No the binding remain on you feet always.

    I’d like to be able to transition without using my hands at all.

    There probably is a locking mechanism that could be driven with a pole tip.
    Another idea I had was to withdrawal the pins with a cord or a hydraulic lever lick a mountain bike brake. For reasons like weight complexity and icing I haven’t pursued them much. The locking pin could also drive down into the board or from the board up into the binding. This is the way a camera lens locks onto a SLR body. The problem I am faced with is it the changes in stance angle make it hard to gaurante that the pin is accessible

    #604250
    Mumbles
    Participant

    I marvel at the innovative minds, be they hear through DIY and MODS, Spark R&D, no board drilling pucks, cants, atomic or yours. I agree with many of the critical points that have been made. I also like that someone is coming up with somethign that may give a new splitter more options without haveing to have a masters degree in DIY to make something work.

    I like the burton interface and have assembled parts to keep mine alive. I like the voile interface too. Each have shortcomings and I think a blended version would be ideal for me personally. I would like to see the voile less sloppy and wider to facilitate no hang over laterally and increased torsional instability (enter Will’s killer Sparks R&D which I saw first hand on Ale Capone’s rig today).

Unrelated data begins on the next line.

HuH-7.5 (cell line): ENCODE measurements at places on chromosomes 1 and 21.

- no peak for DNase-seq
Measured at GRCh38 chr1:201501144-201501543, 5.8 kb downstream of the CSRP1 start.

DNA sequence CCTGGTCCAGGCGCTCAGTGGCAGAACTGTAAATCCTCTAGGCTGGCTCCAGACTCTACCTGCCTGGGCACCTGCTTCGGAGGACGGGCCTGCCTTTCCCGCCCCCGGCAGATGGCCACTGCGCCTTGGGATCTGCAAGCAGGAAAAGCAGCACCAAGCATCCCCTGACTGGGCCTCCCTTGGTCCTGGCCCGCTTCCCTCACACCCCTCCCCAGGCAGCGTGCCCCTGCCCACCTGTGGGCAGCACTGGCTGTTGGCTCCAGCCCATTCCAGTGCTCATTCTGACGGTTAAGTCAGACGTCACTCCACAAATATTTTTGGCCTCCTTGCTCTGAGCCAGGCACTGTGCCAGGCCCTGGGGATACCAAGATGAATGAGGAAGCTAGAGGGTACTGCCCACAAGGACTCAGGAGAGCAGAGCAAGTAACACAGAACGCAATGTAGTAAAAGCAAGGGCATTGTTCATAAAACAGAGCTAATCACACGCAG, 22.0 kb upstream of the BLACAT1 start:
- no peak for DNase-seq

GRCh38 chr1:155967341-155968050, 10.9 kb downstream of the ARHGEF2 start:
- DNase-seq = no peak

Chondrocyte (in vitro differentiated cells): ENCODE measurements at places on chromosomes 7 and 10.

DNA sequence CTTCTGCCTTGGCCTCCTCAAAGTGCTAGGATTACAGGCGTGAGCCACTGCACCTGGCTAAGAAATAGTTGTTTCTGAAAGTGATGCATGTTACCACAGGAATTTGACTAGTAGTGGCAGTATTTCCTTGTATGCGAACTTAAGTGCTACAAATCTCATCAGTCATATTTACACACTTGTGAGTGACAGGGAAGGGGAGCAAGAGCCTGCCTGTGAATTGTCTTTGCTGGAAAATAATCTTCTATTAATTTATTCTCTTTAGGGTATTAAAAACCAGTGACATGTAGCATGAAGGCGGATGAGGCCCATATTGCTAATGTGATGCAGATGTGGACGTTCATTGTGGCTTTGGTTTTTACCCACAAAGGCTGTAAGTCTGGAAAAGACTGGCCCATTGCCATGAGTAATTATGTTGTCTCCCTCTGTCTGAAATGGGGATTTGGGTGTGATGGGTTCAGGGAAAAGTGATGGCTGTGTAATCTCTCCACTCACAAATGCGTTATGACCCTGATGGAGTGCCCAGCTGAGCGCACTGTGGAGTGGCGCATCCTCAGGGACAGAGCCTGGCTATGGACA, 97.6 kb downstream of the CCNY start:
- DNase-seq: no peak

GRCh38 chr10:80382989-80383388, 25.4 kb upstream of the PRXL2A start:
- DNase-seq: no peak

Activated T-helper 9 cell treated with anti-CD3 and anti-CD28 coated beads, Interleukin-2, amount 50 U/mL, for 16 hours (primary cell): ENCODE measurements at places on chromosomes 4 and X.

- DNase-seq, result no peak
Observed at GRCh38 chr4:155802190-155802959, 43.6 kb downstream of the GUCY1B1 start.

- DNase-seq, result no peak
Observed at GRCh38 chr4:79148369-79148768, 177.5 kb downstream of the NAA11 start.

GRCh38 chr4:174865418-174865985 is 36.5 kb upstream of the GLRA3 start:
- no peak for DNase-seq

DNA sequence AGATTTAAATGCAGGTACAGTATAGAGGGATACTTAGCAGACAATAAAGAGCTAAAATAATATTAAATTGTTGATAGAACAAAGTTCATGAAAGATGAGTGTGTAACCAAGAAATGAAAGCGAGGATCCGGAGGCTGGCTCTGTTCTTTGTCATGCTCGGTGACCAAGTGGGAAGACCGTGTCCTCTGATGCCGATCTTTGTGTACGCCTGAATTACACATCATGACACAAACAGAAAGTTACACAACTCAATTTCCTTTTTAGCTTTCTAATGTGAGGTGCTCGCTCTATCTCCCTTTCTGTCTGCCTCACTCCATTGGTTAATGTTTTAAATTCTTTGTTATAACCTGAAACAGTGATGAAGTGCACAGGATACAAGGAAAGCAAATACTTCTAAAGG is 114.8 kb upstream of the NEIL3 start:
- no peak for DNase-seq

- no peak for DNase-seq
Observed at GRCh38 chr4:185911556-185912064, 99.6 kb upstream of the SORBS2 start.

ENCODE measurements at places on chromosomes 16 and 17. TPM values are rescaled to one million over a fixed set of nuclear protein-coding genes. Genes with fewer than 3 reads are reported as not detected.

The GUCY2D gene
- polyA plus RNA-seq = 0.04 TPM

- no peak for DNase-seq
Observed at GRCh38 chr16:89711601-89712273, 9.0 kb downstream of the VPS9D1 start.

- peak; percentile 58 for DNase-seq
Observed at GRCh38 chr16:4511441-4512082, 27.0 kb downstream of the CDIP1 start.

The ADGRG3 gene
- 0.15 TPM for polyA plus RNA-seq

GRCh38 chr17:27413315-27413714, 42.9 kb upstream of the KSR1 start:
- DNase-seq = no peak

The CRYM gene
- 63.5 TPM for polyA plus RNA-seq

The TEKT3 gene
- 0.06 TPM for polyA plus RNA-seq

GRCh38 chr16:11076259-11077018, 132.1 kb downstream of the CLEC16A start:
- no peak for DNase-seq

I embrace options because none may be ideal but through those options there are enough ideas to fit every rider’s needs. I’m tinkering with a voile burton combo system for my own personal use that I think will work impressively, but with the patents that idea is really just for my own use.

    #604251
    Unruly Baker
    Participant

    @Snowjunkie wrote:

    I don’t understand what atomic was trying to do I would guess that they were trying to reduce the slop prevalent on the voile. Sparks is going to solve this problem. The three remaining problems are weight and ease of transfer from ski to snowboard mode and dexterity ie playing with the cotter pin. In my experience the last problem is the least significant. However I have found that I can not atach my binding to the board without taking my boot out of them first. In terms of weight moving the chines hooks to the puck would allow the overlapping tabs to be made out of carbon. If the top plate was incorporated into a binding as Sparks has done weight would be similar. With the twisting motion to atach the board you can be skinning up, get to the top, rip your skins, release from the NNN with a ski pole, mate the board, step on it, twist and lock and go.

    Finally another advantage is that the puck mount to a slandered four hole. A special puck allowing for the 1/8 in shrink would allow a standard board to split without having to drill as many holes.

    Finally the stance width is adjustable I just didn’t show all the holes.

    Again, it’s all moot unless you can convince an investor you have the patent issues resolved.